22-year-old student with brain cancer who was given just a year to live celebrates graduation 4 years after

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Laura Nuttall was diagnosed with terminal brain cancer at the age of 18 and was given just 12 months to live. The youngster from Barrowford in Lancashire was diagnosed with an aggressive form of cancer called glioblastoma multiforme after an eye test. In 2018 she found that she had tumors and had to leave university in London while she underwent treatment. Her family heard about a new treatment that included immunotherapy that was available in Germany, and her life changed. Despite being given just a year to live in 2018, the now-22-year-old managed to graduate and earn a 2:1 degree in politics, philosophy and economics at The University of Manchester. While she had initially started university at Kings College in London, she chose The University of Manchester in order to be closer to home.

Nuttall described the special moment as “pretty epic,” according to the BBC. “My doctors told me I wouldn’t be going back to university full stop. I didn’t think I’d be graduating, but here I am, finally,” she said. “In my first year, I wasn’t sure if I would be able to make it to graduation, never mind get a 2:1.” Her family couldn’t be more proud. “Laura was told that she had a life expectancy of around a year and wouldn’t be going back to university at all, so to see her graduate is just incredible,” her mother Nicola said. “I know how hard she’s had to work to achieve her degree alongside her chemotherapy, surgery and treatment, and this day is a real celebration of her tenacity.”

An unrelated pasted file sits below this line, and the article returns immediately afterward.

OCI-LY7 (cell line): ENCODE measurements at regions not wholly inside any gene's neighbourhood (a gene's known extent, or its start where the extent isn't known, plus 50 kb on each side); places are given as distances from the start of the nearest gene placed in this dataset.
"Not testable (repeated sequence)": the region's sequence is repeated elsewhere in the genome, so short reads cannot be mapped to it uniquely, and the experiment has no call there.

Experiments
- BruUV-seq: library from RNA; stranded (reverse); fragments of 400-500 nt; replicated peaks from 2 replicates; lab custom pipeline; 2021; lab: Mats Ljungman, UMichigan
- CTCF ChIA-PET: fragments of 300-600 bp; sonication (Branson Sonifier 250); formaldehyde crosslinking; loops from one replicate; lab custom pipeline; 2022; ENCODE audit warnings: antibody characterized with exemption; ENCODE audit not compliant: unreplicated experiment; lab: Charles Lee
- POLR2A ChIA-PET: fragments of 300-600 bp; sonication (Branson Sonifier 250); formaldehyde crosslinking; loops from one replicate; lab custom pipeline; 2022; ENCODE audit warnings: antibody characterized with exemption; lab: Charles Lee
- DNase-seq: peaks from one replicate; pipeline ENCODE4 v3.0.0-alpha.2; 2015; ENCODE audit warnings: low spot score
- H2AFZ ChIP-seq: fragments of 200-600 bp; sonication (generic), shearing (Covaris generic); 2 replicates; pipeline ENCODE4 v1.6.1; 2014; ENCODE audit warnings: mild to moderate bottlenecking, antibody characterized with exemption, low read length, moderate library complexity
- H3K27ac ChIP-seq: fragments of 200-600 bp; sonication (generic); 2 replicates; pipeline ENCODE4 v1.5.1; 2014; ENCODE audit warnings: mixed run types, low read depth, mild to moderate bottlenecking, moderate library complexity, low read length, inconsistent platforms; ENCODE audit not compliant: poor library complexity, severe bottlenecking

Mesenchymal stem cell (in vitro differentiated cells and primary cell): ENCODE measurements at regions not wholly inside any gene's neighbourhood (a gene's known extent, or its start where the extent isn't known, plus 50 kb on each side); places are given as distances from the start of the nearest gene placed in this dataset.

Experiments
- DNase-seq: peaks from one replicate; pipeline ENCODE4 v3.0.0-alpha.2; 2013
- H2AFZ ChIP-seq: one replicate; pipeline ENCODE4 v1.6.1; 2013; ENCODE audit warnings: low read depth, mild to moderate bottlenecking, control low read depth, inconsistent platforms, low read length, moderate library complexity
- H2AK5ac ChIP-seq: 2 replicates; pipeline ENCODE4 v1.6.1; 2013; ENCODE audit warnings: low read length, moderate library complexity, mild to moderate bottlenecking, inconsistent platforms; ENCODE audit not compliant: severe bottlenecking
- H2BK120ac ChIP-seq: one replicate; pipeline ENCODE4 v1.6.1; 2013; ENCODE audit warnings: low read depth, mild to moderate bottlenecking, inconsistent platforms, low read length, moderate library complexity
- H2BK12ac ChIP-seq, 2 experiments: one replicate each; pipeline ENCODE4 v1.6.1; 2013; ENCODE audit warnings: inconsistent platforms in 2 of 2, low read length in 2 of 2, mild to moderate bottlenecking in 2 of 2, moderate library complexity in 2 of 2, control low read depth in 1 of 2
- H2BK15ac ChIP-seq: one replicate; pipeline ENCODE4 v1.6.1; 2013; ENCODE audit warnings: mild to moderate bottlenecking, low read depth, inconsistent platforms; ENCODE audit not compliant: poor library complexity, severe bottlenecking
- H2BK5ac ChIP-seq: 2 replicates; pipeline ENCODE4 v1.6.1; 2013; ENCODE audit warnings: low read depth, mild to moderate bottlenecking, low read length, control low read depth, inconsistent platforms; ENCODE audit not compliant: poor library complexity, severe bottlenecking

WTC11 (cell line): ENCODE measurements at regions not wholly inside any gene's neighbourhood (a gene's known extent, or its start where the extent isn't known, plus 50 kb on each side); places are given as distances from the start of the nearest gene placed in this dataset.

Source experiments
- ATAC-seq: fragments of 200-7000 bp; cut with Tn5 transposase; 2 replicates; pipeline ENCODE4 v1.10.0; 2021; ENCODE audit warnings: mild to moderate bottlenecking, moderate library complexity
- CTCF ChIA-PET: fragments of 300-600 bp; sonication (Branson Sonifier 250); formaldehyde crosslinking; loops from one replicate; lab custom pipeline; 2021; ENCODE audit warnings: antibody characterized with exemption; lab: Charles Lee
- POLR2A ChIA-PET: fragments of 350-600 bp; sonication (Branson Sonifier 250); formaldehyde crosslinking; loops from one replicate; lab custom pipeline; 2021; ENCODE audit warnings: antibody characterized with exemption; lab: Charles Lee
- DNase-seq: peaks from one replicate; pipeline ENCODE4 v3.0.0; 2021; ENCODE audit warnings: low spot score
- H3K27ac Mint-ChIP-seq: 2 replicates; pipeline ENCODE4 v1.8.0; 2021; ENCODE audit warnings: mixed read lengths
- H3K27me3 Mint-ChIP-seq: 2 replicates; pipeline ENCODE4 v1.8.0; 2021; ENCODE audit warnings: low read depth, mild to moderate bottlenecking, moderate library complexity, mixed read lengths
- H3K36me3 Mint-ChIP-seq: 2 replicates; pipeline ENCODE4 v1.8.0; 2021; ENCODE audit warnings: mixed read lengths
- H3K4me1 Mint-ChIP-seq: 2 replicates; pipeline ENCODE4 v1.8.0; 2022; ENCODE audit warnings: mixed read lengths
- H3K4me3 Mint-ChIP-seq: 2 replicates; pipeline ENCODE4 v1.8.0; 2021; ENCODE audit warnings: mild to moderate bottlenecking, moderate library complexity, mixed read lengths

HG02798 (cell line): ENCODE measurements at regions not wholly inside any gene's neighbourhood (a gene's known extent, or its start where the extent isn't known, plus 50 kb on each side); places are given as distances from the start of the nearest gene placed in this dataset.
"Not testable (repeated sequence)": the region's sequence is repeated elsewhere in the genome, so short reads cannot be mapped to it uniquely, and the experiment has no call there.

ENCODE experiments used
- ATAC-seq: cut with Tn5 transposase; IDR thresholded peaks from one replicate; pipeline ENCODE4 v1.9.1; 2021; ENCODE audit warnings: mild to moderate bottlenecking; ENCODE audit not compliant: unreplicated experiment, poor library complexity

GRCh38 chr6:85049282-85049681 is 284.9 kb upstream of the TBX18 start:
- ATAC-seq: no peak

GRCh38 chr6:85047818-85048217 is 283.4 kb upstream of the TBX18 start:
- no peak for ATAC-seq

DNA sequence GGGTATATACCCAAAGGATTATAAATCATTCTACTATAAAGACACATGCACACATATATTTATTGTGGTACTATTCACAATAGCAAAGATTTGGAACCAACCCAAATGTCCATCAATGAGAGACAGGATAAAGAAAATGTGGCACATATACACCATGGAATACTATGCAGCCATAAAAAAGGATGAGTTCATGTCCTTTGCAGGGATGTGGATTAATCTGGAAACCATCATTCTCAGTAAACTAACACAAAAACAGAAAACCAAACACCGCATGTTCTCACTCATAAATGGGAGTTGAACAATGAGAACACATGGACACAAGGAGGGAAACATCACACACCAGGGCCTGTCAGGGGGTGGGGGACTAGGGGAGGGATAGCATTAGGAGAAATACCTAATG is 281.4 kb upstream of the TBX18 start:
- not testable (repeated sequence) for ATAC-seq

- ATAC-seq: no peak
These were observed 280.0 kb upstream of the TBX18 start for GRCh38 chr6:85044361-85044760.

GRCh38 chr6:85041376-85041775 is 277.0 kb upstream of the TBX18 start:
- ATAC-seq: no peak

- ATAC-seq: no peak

Nuttall plans on continuing to spread awareness regarding brain conditions and also plans to carry on raising money for brain charities. She is part of Our Brain Bank, a charity working to turn glioblastoma from terminal to treatable. According to The Mirror, Nuttall also became an ambassador for The Brain Tumour Charity. Speaking of her graduation, she thanked her university for their support. “I don’t think I would have been able to achieve my degree without the help and support provided by The University of Manchester, especially the student welfare officers,” she said. “I have met very few people with such a determination to live their life to the full,” Professor Jackie Carter, who also has a child with an incurable brain tumor, according to The University Of Manchester. “Unlike most of my students who are wondering what to do with their futures, Laura quite literally doesn’t know what hers holds – but she’s getting on with it, and doing it all with a spirit that shines through her every pore when you meet her.”

Cover Image Source: Source: Twitter | OfficialUoM